Parents urged to vaccinate children after London measles outbreak

Parents in London have been urged to vaccinate their children against measles after a rise in cases.

It comes as 74 cases of measles were confirmed in London in the latest monthly period - the highest in England, according to the UK Health Security Agency (UKHSA).

Six-month-old Margot House is among the children in the capital who have recently contracted the disease.

She ended up in hospital needing help breathing and eating.

The NHS says measles is a highly contagious disease and can cause serious complications in some people. In rare cases it can also be fatal.

Dr Elizabeth Whittaker, a consultant in paediatric infectious diseases at St Mary's Hospital in Paddington, north London, said the hospital was "really worried" about an increasing number of cases coming to the emergency department.

"Measles has a high rate of complications in children and those complications have a high rate of mortality," she said.

"In the last outbreak, we had a couple of fatalities and the worry is the more cases we have the more likely it is that we will have a tragedy on our hands."

Because Margot is under 12 months old, she was not eligible for the measles, mumps and rubella (MMR) vaccine.

Her mum, Georgia House, said it was a "terrible" experience because Margot was "just so uncomfortable, wriggling around the whole time".

"She didn't sleep, she's never been a great sleeper, but this was a whole new level, not sleeping at all. Just so uncomfortable, and in pain," she said.

Advice on how to avoid catching or spreading measles

  • Measles is spread when an infected person breathes, coughs or sneezes - so wash hands often with soap and warm water, use tissues when you cough or sneeze and throw used tissues in the bin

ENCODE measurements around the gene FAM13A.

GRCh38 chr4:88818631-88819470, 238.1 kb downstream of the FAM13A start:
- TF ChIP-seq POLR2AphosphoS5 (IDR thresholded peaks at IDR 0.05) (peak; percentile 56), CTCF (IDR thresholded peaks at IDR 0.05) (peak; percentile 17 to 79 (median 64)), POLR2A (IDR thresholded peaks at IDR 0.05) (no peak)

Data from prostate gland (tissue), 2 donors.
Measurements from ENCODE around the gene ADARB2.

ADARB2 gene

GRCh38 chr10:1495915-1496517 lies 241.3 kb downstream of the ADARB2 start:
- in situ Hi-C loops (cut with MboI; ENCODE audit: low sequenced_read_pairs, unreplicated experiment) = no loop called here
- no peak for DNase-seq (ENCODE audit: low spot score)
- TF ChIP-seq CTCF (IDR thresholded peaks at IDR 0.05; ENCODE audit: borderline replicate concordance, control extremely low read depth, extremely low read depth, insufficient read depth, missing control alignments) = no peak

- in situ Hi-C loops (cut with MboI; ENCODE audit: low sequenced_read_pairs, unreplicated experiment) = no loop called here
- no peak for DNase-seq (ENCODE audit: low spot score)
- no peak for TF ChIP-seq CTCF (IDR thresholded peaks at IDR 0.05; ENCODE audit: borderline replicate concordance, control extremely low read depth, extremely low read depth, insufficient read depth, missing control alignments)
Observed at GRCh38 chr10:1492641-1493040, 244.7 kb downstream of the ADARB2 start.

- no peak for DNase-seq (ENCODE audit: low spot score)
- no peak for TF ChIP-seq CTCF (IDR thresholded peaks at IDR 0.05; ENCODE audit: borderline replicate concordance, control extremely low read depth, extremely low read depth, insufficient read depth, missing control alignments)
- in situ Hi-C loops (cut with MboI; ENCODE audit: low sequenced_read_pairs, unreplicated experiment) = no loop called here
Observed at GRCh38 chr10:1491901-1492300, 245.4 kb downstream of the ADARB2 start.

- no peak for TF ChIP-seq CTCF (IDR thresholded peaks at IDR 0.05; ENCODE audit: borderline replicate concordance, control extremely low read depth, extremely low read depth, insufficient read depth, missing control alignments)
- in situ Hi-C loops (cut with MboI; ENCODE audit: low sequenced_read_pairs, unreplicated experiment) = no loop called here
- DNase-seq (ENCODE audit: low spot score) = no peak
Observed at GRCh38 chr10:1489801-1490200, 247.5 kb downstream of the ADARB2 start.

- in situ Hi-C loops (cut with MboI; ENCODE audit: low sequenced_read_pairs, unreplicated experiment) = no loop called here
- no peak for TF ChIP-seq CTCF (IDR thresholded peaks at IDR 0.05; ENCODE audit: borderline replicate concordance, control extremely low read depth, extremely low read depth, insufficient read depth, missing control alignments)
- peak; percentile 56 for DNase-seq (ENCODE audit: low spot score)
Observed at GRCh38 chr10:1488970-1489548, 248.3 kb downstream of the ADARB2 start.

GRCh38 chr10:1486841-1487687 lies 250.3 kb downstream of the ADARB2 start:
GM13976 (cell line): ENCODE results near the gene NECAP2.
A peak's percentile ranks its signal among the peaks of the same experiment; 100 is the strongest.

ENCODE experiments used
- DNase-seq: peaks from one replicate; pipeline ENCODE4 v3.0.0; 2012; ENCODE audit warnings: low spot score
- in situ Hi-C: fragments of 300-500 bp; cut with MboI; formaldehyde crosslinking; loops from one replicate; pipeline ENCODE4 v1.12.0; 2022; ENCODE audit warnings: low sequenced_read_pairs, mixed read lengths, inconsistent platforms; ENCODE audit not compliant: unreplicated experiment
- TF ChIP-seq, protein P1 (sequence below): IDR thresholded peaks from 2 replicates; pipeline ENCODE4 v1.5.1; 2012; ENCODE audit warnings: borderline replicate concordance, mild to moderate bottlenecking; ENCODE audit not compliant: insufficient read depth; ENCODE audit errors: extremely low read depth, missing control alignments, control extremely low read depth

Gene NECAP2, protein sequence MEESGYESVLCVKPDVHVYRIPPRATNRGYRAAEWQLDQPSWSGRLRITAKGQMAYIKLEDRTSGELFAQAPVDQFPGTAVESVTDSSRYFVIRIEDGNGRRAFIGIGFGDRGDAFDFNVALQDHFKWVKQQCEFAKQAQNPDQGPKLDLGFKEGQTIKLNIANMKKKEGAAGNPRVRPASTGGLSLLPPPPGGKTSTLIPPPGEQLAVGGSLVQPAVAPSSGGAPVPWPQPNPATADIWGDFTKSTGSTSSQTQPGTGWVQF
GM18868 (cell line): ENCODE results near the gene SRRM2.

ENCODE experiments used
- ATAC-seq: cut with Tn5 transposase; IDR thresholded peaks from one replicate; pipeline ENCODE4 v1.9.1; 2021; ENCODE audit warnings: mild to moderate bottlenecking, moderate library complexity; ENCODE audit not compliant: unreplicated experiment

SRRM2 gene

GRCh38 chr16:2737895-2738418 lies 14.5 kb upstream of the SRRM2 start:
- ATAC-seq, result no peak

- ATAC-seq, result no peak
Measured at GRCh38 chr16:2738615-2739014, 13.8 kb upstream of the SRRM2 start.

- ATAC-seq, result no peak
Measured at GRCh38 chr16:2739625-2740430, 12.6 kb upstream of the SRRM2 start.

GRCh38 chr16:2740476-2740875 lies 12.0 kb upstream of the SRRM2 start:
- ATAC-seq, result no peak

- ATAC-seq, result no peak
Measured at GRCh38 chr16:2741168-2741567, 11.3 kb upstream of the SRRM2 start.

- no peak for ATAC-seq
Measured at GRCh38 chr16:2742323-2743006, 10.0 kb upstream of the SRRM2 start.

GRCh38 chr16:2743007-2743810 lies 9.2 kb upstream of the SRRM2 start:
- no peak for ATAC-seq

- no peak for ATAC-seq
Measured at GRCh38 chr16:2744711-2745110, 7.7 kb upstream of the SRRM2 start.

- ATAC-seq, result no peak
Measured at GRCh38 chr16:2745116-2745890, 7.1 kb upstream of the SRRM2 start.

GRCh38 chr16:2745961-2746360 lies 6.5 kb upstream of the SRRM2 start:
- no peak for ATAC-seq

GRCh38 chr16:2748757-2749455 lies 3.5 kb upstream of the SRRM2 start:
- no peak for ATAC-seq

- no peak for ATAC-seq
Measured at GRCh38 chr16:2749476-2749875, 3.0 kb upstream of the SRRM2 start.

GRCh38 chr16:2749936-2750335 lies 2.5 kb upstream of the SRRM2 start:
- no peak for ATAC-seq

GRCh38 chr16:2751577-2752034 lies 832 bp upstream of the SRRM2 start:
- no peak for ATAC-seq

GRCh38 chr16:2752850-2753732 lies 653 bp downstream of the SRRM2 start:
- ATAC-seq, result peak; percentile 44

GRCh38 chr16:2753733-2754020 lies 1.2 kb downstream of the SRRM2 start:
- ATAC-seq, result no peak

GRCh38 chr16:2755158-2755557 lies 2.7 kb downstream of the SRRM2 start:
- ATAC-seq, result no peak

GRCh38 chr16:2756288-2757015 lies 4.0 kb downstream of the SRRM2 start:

• Anyone infected should also stay away from nursery, school or work for at least four days from when a rash first appears

  • If you're pregnant and have been in close contact with someone who has measles, seek medical advice

  • Try to also avoid close contact with babies and anyone who is pregnant or has a weakened immune system

Source: NHS

Since October 2023, more than a quarter (29%) of all the measles cases in England have been found in the capital.

The first dose of the MMR vaccine is offered to all children at one year old and children are given a second dose before they go to school, usually at three years and four months.

South Kensington GP Dr Andrew Steeden said the rise in cases was due to a fall in the vaccine rates below the World Health Organization's (WHO's) 95% target.

"I think it may be an indication of how successful immunisations have been in the past," he explained.

"People have thought a lot of these illnesses have gone and, certainly in London, we've seen the return of a lot of infectious diseases on the back of the decrease in general immunisation rates - so we've all got to be careful, vigilant and take as much protection as we can."

Margot is set to make a full recovery but her parents are urging anyone who may be behind on their vaccinations to get their jabs.

Ms House also asked people to consider the impact of not being vaccinated on more vulnerable people like babies, saying: "If you're not vaccinated, please get vaccinated because those who want to get vaccinated and can't are the ones at highest risk right now."

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